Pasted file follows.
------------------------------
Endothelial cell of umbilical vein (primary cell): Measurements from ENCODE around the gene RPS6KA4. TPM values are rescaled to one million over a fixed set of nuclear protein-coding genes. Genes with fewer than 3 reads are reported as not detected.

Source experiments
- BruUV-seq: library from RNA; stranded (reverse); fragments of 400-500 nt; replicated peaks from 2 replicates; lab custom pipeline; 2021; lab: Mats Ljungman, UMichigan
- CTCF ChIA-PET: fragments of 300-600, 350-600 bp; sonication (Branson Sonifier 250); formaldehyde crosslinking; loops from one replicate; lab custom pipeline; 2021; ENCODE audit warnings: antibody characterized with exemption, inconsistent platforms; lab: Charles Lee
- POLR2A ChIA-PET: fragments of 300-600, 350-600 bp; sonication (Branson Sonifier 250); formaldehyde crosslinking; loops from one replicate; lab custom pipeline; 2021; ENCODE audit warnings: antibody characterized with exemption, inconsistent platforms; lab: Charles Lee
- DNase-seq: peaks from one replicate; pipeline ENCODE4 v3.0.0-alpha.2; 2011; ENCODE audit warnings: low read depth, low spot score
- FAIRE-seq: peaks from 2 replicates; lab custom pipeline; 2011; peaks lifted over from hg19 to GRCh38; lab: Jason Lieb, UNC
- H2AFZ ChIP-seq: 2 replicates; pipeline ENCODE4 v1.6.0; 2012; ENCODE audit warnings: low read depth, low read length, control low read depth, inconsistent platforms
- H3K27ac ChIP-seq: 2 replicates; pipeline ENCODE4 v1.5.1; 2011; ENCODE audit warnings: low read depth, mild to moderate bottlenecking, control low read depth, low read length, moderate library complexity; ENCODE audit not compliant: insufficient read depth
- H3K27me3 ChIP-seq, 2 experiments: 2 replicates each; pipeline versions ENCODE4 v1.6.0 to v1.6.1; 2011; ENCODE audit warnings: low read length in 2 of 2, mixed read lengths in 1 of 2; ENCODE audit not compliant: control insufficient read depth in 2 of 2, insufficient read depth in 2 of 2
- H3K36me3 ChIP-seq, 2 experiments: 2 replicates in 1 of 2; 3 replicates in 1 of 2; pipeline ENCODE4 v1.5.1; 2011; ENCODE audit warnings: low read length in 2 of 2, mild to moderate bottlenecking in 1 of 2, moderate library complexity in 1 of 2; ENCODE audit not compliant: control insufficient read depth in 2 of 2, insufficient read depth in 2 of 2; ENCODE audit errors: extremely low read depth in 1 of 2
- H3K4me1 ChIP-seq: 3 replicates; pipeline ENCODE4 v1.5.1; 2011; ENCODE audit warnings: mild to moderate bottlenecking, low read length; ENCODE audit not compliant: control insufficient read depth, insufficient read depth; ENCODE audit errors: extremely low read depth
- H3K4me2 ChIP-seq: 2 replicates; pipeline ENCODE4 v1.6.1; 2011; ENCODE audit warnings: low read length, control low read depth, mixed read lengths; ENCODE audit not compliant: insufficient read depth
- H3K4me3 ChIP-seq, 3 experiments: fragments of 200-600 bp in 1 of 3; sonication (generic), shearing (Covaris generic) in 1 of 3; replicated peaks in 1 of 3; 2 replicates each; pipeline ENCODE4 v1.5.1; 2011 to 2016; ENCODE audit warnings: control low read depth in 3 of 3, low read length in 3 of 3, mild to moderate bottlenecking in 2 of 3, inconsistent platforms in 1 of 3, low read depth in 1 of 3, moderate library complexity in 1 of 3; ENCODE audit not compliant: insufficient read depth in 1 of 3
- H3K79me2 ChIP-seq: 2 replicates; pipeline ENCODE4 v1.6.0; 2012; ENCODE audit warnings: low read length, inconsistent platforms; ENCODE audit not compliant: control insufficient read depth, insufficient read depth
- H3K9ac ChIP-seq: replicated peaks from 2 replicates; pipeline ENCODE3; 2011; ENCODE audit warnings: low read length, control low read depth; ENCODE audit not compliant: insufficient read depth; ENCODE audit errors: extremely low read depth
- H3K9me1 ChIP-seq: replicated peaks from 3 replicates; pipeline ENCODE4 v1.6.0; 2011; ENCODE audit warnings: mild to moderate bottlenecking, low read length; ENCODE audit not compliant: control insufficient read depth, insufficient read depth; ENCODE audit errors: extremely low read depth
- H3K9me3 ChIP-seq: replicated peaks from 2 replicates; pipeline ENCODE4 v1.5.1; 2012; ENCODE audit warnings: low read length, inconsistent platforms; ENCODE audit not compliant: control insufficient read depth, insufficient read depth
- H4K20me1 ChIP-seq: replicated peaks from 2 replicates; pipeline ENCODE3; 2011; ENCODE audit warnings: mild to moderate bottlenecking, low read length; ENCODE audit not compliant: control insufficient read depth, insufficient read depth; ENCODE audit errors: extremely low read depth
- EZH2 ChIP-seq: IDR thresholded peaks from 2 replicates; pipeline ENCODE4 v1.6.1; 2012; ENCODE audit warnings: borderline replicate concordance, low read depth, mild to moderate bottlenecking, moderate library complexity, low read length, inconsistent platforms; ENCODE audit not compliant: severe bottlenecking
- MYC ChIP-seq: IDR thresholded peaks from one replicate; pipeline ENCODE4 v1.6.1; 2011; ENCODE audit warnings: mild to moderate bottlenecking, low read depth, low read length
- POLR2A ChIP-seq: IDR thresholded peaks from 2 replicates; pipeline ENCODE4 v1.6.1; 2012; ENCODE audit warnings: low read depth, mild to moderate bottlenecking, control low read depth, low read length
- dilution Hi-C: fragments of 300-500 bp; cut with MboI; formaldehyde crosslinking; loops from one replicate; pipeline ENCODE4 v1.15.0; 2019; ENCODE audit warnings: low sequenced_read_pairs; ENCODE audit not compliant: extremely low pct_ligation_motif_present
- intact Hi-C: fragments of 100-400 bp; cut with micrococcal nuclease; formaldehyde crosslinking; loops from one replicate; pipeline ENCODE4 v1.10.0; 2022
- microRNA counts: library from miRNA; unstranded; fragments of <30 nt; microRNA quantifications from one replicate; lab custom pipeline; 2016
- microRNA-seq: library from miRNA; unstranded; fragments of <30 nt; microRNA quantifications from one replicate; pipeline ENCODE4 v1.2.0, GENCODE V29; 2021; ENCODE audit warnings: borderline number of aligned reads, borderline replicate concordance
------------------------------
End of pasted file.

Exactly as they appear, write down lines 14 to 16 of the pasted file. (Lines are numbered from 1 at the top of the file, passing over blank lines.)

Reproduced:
- H3K4me3 ChIP-seq, 3 experiments: fragments of 200-600 bp in 1 of 3; sonication (generic), shearing (Covaris generic) in 1 of 3; replicated peaks in 1 of 3; 2 replicates each; pipeline ENCODE4 v1.5.1; 2011 to 2016; ENCODE audit warnings: control low read depth in 3 of 3, low read length in 3 of 3, mild to moderate bottlenecking in 2 of 3, inconsistent platforms in 1 of 3, low read depth in 1 of 3, moderate library complexity in 1 of 3; ENCODE audit not compliant: insufficient read depth in 1 of 3
- H3K79me2 ChIP-seq: 2 replicates; pipeline ENCODE4 v1.6.0; 2012; ENCODE audit warnings: low read length, inconsistent platforms; ENCODE audit not compliant: control insufficient read depth, insufficient read depth
- H3K9ac ChIP-seq: replicated peaks from 2 replicates; pipeline ENCODE3; 2011; ENCODE audit warnings: low read length, control low read depth; ENCODE audit not compliant: insufficient read depth; ENCODE audit errors: extremely low read depth